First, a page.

Nicaraguan volcanoes are multi-functional. They don't just stand around bubbling, burping and erupting.
A local mayor and presidential candidate, the late Herty Lewites, once suggested that the Santiago crater of the mighty Masaya Volcano be used for rubbish. This to save on incinerating costs. His idea was vetoed.
But it has had some gruesome uses over the centuries. In pre-Columbian times the Chorotega Indians made a sacrificial altar here, throwing virgins and babies into the lava to appease the goddess of fire and prevent the volcano from vomiting over their towns. And, in the Seventies, dictator Anastasio Samoza's hitmen dumped torture victims into Santiago's Mouth of Hell to “disappear” them.
This is one of the most active volcanoes in Central America, spewing up to 1,200 tons of sulphur dioxide daily. Not that the wildlife is put off.
Hundreds of green parakeets live in the crater walls, using them as protection from predators while the heat incubates their eggs and, on night-time tours, visitors are accompanied by the local bats.
In The Danger Zone
I'm standing on the wrong side of the “Zona de Peligro” sign. There are no fences or wires; I can go right up to the lip of this volatile volcanic cone, where lava is bubbling beneath the sulphurous gases.
My guide, Juan Carlos Mendoza, was here with a group of tourists in 2001 when it erupted. A 90-kilogram lump of volcanic rock hit his bus. “Que sera, sera,” he says.
Masaya is just one of 19 volcanoes that run down the spine of Nicaragua, a country the size of England, and my trip takes me to several of them.
On Ometepe island, in Lake Nicaragua, twin peaks rise majestically. “Locally they're called The Lady's Breasts or the Breasts of Ometepetl,” says Juan Carlos. “Name me any other country where you get to hike up a woman's bosoms.” Pass.
But Leon, the second oldest Nicaraguan city, 20 kilometres from the Pacific coast, sits at the foot of volcano Momotombo, and several others rise up around the city. As I stand in the plaza by the Bishop's Palace, with its mahogany trees and market selling utensils made from gourds and bracelets of coconut husk, only the pavement seems to separate me from the burning bowels of the Earth.
Mombacho is a volcano in the background of colonial Granada, in the south-west of the country. It has a halo of cloud forest, steamed up by fumaroles and other geothermal bubblings.
A canopy tour – comprising a series of zip-wires and platforms, some as high as 21 metres – takes me between the treetops and through jungle foliage, with views over the sloping coffee plantations. There are hummingbirds, howler monkeys and sloths lazing about, amid the orchids, ferns and bromelias.
At Cerro Negro I take my volcano tourism to the next level with a spot of ash boarding – essentially like snowboarding, but down a volcano rather than a mountain, and on ash instead of snow. When we arrive at the is 795-metre jet-black volcano, we sign a waiver for dismemberment, death and the like.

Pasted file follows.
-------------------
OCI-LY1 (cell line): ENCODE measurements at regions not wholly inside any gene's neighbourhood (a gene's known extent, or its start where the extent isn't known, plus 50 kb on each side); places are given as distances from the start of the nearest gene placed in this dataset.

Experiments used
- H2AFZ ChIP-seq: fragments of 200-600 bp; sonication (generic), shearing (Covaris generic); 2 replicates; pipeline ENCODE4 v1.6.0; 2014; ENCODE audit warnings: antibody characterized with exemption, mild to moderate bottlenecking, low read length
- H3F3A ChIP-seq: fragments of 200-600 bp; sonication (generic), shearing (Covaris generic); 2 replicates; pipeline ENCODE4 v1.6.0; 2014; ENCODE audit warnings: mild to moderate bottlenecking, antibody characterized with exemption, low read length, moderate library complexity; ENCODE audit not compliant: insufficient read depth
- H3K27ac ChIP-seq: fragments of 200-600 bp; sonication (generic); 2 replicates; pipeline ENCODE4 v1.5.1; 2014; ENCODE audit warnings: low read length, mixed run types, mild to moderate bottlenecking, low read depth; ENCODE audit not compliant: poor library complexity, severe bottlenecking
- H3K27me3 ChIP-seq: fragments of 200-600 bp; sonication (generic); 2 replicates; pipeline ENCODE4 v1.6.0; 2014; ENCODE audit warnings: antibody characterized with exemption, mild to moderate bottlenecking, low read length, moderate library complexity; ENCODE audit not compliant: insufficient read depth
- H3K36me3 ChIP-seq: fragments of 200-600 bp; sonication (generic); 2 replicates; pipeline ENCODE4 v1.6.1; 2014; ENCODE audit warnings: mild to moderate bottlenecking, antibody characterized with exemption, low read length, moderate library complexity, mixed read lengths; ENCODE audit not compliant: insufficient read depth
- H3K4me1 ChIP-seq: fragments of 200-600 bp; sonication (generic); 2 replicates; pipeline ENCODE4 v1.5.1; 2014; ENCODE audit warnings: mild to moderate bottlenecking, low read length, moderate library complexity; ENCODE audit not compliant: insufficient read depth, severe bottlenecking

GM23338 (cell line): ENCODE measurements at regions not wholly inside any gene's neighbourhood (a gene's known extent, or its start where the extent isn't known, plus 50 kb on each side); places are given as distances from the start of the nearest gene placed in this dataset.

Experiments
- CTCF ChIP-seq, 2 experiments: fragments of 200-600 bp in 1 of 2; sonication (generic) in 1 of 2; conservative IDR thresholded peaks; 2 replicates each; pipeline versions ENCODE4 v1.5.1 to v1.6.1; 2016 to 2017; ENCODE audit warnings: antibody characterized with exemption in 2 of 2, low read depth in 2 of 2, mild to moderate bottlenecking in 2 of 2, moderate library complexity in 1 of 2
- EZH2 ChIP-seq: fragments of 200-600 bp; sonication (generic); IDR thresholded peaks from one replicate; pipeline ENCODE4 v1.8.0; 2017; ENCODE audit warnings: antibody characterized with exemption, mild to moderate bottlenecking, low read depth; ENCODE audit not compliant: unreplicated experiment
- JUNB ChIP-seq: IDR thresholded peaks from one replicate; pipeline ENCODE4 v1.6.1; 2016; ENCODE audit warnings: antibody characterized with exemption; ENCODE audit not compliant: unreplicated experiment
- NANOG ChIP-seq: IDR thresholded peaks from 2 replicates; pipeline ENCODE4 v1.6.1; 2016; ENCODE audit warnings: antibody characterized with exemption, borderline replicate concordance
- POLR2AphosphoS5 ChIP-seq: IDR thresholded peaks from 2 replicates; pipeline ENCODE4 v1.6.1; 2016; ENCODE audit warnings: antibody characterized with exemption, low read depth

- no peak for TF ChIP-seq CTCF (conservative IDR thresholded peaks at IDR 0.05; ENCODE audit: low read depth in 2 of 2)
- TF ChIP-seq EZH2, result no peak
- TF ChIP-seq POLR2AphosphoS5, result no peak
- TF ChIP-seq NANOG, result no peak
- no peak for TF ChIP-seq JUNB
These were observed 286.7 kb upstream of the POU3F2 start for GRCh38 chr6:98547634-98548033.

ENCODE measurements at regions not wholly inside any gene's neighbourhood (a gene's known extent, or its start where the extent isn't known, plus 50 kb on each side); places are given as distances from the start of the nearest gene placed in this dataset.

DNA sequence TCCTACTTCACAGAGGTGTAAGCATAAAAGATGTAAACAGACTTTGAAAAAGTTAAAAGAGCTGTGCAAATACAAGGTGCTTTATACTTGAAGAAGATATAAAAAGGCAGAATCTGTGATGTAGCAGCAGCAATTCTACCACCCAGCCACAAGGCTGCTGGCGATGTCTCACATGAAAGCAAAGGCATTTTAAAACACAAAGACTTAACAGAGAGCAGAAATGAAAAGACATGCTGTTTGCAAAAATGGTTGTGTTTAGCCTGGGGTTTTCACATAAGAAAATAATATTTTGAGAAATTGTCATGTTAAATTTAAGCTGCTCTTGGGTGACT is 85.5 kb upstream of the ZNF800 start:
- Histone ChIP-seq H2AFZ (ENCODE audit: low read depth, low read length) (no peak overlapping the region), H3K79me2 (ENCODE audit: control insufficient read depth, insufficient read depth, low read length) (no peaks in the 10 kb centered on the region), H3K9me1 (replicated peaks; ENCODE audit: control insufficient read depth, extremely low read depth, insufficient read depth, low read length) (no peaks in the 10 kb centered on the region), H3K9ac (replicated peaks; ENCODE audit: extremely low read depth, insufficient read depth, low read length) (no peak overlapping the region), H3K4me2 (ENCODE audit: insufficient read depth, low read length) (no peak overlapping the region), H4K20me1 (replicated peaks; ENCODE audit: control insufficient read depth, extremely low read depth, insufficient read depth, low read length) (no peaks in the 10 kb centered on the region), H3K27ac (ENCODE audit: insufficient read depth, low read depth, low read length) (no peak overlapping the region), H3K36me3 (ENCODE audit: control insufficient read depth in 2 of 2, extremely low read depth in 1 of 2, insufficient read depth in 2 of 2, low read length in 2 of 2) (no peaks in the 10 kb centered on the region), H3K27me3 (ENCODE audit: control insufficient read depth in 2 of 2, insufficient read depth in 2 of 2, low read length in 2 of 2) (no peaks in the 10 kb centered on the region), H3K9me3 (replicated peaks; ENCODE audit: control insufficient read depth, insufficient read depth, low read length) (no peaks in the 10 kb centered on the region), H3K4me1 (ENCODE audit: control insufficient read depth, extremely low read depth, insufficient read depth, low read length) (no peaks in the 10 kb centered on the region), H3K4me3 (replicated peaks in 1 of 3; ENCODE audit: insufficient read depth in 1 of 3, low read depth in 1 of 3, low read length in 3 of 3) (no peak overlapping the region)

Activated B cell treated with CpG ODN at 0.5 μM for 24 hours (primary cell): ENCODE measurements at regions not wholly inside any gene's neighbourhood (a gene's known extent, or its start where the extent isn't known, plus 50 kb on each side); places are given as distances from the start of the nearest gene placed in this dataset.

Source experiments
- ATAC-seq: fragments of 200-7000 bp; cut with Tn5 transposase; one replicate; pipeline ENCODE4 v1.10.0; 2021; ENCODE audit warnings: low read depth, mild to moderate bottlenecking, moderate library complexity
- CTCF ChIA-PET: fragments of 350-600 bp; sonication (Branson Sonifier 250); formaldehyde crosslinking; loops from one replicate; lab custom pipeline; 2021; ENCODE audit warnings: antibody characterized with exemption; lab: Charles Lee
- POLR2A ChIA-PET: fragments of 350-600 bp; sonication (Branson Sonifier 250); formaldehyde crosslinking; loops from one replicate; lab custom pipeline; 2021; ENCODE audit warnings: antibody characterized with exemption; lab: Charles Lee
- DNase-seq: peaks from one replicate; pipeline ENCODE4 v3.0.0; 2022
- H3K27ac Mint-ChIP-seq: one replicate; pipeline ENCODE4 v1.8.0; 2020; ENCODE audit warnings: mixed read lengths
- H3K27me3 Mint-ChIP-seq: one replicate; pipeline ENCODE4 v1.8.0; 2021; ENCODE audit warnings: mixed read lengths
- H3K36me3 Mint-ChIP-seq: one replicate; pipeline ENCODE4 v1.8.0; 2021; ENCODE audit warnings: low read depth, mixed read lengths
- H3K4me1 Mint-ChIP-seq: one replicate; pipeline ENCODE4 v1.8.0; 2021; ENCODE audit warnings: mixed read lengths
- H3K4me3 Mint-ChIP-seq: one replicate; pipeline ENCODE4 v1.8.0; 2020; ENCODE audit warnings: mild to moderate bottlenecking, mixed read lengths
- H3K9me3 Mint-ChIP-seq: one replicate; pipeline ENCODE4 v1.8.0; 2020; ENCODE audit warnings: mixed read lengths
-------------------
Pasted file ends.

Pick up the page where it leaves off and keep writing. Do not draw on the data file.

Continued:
“From this point on,” explains Juan Carlos, “the volcano is not responsible for anything that happens to us.” He points out the caraña tree, which grows at the foot of the volcano: “It's good for broken bones and swellings.” Great to have the cure with the cause then.
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I'm kitted out in a fetching grey boiler suit which, along with goggles and protective gloves, makes me look ready to tackle an outbreak of Ebola.
I then choose which kind of board I want. The first option is one you can stand on, while option two is a sitting-down version (I take that, less likely to get injured).
The board is scratchy, heavy and knocks my calves as I carry it. So, at the risk of being punished by the volcano for laziness, I give it to Juan Carlos to carry. It's like walking on hot charcoal amid the smell of rotten eggs. I climb vertically up a giant's pumice stone, feeling as though a hot, gale-force wind is blowing against me.
Sliding Down A Steep Slope Of Ash
After an hour, we're on top of the world. There's a 70-kilometre non-stop chain of volcanoes – the Cordillera de los Maribios – and we're in the middle of it. From where I'm standing, I can see 15 more peaks. I feel smug in the way that only someone who has just hiked up a volcano can.
After a brief lesson in how to stop the board on the journey back (with my feet), how to go faster (sit back) and how to steer (with the rope), I take the plunge and slide down the volcano, a cloud of ash billowing in my wake.
A beautiful new world is revealed, and it's silent except for the crunch of volcanic ash. I'm alone on the slope. I gaze at the distant puffing peaks, at the Pacific on the horizon and at the beating sun.
Only when I'm back on terra that's somewhat more firma do I realise that I have ash in my nose and ears, as a beard, and down my bra.
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This article was written by Caroline Phillips from The Independent and was legally licensed through the NewsCred publisher network.